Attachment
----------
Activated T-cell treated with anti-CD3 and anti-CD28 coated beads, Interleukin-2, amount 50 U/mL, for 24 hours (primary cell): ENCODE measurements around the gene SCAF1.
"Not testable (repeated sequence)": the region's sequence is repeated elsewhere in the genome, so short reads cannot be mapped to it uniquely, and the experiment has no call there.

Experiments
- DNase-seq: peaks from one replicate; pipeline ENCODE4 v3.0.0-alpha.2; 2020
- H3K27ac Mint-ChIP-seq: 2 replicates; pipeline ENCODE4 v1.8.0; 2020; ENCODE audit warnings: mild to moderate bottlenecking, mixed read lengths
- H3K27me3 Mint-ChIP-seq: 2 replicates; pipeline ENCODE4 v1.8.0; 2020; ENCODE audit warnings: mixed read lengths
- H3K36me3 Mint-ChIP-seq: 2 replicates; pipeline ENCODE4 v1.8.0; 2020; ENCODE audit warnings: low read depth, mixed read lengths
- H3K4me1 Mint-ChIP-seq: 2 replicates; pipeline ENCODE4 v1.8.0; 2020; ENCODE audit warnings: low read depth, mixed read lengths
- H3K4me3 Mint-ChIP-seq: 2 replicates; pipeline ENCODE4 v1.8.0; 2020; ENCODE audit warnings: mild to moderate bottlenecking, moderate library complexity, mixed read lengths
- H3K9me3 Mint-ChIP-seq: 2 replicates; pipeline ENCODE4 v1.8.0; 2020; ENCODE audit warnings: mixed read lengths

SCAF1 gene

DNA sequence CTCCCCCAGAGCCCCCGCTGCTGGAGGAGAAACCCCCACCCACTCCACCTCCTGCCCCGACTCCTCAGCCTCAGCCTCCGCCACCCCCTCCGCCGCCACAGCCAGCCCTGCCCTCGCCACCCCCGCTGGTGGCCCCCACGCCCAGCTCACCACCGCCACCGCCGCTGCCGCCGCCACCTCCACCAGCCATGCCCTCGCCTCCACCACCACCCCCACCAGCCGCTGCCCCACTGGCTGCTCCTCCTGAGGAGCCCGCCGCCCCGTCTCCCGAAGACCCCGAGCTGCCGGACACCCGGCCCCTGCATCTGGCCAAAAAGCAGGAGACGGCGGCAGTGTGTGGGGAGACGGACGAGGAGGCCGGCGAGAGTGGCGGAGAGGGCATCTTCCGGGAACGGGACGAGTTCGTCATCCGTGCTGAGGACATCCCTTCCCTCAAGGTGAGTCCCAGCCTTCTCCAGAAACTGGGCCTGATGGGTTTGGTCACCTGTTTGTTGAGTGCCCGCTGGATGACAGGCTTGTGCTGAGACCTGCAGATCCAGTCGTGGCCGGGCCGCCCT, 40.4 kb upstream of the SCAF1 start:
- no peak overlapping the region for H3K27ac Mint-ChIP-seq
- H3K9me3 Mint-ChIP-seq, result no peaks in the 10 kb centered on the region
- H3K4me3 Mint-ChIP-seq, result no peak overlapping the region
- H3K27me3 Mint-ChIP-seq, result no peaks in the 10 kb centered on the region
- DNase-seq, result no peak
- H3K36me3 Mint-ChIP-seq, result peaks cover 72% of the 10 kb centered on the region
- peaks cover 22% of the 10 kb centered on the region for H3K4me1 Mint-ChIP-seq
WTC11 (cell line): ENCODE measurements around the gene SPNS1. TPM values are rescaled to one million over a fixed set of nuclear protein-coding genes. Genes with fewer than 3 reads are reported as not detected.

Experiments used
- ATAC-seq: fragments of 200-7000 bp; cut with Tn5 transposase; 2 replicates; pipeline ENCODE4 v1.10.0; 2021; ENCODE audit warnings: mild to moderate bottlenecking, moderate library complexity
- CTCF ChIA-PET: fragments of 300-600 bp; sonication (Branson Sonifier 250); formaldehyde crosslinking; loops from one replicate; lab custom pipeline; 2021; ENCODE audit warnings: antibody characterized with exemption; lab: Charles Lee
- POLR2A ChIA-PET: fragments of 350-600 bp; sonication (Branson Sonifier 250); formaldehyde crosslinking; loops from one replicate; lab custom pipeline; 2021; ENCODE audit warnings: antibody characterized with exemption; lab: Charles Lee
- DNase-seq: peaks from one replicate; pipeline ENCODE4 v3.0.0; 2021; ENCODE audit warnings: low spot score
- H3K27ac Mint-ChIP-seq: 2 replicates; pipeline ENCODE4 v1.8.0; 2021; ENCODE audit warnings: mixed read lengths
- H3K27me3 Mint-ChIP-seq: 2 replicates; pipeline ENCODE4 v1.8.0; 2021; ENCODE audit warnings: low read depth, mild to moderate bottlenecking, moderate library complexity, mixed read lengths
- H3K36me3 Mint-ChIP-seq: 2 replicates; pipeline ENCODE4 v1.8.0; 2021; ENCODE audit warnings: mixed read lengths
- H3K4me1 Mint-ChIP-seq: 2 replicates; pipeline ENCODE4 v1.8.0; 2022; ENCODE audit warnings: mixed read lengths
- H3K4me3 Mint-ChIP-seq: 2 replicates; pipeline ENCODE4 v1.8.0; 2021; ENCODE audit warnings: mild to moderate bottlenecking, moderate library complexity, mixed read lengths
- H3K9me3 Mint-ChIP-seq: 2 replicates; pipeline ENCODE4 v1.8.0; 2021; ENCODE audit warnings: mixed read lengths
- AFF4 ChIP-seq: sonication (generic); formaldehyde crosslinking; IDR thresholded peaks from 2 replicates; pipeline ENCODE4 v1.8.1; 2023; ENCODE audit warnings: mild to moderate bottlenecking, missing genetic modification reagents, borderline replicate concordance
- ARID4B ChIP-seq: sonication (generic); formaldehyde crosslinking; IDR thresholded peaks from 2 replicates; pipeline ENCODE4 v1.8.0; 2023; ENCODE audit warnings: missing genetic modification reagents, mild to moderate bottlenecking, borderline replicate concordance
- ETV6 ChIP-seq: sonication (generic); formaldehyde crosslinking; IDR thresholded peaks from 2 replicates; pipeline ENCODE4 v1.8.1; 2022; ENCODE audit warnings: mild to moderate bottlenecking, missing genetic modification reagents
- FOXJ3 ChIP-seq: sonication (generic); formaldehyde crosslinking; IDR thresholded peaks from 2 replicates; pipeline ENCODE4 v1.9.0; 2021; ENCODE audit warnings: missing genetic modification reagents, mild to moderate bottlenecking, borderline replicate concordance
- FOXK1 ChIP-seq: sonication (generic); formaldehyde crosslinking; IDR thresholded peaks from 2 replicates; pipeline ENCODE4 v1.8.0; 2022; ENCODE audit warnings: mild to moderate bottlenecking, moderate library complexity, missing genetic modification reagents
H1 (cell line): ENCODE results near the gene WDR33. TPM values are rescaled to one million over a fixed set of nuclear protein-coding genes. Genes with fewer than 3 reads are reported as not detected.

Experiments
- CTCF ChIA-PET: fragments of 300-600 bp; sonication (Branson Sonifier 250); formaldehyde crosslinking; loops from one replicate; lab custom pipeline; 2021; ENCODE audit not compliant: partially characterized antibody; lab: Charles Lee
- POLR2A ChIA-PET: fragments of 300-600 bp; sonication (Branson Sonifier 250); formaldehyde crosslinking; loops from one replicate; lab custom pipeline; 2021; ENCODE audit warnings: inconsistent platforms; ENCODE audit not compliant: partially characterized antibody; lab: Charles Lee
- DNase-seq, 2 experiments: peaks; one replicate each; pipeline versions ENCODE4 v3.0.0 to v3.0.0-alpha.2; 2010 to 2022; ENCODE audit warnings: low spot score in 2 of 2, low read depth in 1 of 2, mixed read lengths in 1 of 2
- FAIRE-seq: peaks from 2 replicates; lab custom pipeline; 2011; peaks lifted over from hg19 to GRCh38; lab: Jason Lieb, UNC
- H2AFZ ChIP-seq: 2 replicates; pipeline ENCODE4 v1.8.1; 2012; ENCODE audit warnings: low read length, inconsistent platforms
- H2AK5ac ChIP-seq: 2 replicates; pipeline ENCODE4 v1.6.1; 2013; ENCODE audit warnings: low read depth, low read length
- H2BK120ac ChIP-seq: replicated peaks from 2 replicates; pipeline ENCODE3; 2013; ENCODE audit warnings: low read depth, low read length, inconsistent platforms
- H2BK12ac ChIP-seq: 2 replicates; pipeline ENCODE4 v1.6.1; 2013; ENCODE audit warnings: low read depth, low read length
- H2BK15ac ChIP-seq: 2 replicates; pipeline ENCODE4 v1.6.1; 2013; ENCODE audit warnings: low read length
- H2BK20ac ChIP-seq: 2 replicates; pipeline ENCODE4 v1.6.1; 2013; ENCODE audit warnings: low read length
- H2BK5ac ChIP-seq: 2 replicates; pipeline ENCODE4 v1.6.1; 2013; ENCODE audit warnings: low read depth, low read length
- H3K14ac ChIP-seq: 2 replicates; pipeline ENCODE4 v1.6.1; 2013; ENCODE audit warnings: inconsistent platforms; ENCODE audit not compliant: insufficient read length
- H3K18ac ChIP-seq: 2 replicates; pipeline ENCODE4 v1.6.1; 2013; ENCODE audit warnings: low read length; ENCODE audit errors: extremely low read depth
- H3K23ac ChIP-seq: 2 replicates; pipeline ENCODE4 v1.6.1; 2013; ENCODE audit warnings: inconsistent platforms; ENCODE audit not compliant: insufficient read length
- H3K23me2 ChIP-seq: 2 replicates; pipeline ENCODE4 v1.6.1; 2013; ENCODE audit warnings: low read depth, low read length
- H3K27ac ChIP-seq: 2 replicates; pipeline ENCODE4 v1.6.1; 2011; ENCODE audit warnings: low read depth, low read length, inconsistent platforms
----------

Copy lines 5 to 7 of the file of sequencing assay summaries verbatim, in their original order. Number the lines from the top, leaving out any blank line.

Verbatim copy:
- H3K27ac Mint-ChIP-seq: 2 replicates; pipeline ENCODE4 v1.8.0; 2020; ENCODE audit warnings: mild to moderate bottlenecking, mixed read lengths
- H3K27me3 Mint-ChIP-seq: 2 replicates; pipeline ENCODE4 v1.8.0; 2020; ENCODE audit warnings: mixed read lengths
- H3K36me3 Mint-ChIP-seq: 2 replicates; pipeline ENCODE4 v1.8.0; 2020; ENCODE audit warnings: low read depth, mixed read lengths